Center for Applied Special Technology, something for people with disabilities?
Google Cast, now called Chromecast?
Cast software, something for SQL?
CAST LA, a group trying to end slavery?
Council for agricultural science and technology, which also has nothing to do with space propulsion systems?
In short, what are you talking about?
And what happens when that truck driver can't find another job?
GP suggested he could instead be "skipping through fields, rocking out to great bands, performing science experiments, climbing mountains and skiing down them while drinking Mountain Dew as explosions go off behind you, reading novels, or flying around in starships to go find green-skinned women to bang."
Do we guarantee him a wage?
That's one possibility. Another is that we watch him starve. There are a wide range of possibilities here.
What about his kids when they can't find a job?
Same as above.
I am not against progress, but there is a social cost that partially offsets the gains. We seem to regard this a collateral damage and want to ignore the people that are hurt in the name of progress.
There's also a social cost when it comes to fighting against this type of progress. For example, people have to continue working when they otherwise wouldn't need to. For some reason, we seem to regard this a collateral damage and want to ignore the people that are hurt by being compelled to work also.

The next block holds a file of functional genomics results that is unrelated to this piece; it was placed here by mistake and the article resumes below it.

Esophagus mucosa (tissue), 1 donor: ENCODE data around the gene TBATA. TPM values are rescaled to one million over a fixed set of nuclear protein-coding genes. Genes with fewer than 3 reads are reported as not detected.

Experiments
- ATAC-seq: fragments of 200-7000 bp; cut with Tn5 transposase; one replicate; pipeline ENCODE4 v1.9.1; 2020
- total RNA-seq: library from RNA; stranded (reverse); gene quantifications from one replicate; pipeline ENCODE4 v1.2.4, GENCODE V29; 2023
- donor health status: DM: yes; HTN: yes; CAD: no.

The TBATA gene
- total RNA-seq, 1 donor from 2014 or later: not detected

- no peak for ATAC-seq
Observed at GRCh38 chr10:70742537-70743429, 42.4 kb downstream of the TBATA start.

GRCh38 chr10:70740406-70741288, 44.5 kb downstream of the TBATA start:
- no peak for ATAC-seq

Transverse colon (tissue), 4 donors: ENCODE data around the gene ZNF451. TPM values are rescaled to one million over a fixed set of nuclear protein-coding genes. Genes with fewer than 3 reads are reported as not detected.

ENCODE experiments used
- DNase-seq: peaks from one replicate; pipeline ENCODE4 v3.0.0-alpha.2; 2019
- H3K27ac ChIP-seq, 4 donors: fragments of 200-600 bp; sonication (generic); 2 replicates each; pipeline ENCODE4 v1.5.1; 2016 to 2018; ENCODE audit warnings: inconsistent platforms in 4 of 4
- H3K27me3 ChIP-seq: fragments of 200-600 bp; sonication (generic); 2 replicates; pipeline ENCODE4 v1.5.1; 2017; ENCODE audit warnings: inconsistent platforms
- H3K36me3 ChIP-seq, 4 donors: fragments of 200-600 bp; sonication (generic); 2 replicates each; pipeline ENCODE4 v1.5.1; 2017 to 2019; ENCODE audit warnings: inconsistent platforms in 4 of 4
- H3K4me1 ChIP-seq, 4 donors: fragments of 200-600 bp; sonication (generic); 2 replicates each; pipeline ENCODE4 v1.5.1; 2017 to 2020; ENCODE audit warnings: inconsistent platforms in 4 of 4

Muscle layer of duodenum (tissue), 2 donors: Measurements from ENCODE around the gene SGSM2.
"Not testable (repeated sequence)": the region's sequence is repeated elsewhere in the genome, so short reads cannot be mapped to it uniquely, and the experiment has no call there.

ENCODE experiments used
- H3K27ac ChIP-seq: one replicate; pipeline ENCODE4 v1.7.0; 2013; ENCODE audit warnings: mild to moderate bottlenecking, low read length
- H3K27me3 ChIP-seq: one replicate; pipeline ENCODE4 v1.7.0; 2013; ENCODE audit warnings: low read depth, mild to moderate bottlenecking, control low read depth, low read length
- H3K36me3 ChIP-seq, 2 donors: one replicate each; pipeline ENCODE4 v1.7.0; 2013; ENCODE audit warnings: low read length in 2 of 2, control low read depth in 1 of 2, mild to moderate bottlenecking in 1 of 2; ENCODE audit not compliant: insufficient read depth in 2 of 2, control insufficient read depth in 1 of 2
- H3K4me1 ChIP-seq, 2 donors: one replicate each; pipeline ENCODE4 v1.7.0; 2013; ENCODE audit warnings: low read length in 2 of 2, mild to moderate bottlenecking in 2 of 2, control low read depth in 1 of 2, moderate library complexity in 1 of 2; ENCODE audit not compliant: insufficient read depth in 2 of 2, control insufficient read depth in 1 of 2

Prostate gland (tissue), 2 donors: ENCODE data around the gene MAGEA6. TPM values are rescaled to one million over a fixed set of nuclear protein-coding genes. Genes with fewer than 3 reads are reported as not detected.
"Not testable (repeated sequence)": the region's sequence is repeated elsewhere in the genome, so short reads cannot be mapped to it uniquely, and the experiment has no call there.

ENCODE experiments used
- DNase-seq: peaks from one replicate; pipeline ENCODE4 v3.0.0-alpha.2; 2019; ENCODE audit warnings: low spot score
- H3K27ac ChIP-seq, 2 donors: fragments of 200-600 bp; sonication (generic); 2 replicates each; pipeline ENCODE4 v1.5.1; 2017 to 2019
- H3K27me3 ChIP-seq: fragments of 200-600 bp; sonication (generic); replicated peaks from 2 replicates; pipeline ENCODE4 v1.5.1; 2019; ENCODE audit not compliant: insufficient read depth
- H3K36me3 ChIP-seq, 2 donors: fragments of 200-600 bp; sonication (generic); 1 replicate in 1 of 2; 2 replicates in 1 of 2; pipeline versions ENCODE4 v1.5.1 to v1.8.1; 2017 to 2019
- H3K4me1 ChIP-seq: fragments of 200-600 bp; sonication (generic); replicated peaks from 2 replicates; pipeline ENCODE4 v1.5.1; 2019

Exactly, where are these automated factories that are displacing workers. They must be in China because all we have here is dilapidated and abandoned industrial buildings.
US manufacturing output is at an all-time high. Presumably these dilapidated and abandoned industrial buildings are more productive than whatever it is that they replaced?
Why single out phone conversations, then — why not ban all talk? If you wish for the law to protect you from people talking, why not also cover screaming babies?
A sense of purpose is important.
Okay, well, while I don't see any evidence of this claim, let's just assume it's true for the sake of argument. In that context, I'd like to address two related topics.
First, does a fry cook at McDonalds satisfy this need for a sense of purpose through their employment? Or do they instead see their job as both a necessary evil and (to a lesser extent) an opportunity to socialize with some of their peers? If you ask a fry cook at McDonalds if they'd prefer to be paid to not show up at work, do you honestly think they'd say they'd like to keep their current arrangement?
Second, why are we so concerned about the poor, but not the wealthy? Do they not need to be assigned a sense of purpose also? How is it that the wealthy seem to get along just fine without being forced to labor simply to maintain their lifestyle? Is there a reason to think that the poor are inherently incapable of being socialites, of finding and pursuing their own interests?
How do we NOT support breeding?
We could start by ending tax incentives for breeders. Also, if we want to make data-driven decisions, we can invest in education of women (as this has been shown to be the factor that's most strongly correlated with decreased population growth rates).
VMS is like a nightmare about RXS-11M.